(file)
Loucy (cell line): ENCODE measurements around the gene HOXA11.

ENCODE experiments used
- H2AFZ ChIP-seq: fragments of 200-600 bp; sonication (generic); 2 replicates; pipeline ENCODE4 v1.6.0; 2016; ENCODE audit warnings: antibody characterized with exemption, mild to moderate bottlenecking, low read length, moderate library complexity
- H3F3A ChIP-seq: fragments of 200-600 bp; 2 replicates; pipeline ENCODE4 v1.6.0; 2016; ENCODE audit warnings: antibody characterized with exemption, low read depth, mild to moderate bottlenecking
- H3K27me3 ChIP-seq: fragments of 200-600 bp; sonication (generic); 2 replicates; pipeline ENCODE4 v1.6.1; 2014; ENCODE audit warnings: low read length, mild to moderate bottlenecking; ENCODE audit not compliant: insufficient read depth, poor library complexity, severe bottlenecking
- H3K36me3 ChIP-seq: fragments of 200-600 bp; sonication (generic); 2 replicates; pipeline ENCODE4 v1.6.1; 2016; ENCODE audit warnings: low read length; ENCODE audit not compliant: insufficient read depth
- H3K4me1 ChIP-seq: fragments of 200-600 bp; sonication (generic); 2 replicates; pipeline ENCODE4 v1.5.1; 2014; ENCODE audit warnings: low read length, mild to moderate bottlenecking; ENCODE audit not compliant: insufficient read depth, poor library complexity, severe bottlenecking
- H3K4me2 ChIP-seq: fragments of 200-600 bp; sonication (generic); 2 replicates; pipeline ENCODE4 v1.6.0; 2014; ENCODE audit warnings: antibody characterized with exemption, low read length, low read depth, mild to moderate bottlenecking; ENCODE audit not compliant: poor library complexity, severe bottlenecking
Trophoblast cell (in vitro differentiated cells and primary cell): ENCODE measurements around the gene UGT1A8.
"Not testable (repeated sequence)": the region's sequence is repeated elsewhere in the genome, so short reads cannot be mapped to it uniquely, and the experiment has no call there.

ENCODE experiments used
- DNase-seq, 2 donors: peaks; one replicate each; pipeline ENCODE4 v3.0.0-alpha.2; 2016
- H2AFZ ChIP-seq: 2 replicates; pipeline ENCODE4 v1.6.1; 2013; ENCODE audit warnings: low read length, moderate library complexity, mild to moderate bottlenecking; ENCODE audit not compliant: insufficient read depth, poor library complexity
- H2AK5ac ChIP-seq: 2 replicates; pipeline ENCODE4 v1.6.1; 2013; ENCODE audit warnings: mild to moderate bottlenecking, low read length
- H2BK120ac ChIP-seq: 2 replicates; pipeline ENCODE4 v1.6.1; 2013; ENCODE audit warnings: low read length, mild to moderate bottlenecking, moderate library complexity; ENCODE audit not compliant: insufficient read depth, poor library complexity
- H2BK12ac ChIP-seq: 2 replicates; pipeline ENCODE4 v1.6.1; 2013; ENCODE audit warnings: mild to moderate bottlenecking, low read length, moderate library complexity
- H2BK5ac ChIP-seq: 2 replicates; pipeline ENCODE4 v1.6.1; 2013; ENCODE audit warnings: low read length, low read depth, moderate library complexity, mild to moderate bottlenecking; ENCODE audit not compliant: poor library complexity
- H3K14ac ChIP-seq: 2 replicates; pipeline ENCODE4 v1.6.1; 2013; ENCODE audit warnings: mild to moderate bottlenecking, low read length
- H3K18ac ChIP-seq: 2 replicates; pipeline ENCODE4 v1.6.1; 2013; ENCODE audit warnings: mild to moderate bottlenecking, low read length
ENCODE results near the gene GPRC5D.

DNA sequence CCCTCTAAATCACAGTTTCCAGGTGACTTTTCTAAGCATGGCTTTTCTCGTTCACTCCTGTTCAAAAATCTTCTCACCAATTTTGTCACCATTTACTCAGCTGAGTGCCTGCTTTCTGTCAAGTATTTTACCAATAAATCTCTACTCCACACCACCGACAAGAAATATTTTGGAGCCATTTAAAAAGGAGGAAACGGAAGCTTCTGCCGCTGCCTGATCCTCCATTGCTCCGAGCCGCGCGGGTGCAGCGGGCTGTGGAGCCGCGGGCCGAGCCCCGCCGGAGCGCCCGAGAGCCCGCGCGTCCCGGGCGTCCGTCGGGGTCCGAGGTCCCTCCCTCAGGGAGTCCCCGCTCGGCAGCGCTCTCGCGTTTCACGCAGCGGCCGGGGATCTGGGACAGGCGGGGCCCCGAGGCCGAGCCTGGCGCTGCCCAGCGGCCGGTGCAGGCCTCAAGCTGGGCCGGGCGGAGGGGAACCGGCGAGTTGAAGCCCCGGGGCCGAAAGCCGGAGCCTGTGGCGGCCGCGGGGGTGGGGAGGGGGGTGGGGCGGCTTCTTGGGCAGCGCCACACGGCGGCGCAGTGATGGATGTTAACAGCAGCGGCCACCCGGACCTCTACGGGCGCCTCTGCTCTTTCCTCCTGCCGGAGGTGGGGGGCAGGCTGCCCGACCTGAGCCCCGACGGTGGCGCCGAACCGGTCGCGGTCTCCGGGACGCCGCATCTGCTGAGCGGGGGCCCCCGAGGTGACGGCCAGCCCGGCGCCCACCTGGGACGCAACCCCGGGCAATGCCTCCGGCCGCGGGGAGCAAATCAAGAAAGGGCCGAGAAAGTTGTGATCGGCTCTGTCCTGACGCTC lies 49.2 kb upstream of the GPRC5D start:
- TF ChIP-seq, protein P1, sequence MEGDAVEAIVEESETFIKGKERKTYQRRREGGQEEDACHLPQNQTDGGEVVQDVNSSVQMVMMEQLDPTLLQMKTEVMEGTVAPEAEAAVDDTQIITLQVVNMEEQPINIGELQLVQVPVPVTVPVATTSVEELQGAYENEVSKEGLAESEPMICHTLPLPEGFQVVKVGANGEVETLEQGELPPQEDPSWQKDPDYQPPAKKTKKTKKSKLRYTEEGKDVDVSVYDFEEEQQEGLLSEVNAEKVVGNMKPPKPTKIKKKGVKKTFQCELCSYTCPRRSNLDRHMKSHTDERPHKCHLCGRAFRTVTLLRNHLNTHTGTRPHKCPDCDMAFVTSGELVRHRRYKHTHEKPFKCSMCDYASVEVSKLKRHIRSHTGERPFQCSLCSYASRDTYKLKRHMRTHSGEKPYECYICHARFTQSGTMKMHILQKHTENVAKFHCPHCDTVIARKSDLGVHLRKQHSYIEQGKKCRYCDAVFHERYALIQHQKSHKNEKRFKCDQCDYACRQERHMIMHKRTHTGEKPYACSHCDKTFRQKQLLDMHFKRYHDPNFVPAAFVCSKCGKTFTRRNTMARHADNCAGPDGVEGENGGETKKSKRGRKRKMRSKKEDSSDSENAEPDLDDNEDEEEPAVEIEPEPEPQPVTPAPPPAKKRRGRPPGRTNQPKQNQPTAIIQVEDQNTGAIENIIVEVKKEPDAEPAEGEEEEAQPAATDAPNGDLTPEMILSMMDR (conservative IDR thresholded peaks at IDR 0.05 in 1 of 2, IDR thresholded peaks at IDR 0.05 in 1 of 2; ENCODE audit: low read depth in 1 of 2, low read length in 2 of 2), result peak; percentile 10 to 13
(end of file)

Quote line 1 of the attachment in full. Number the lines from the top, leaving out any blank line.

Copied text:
Loucy (cell line): ENCODE measurements around the gene HOXA11.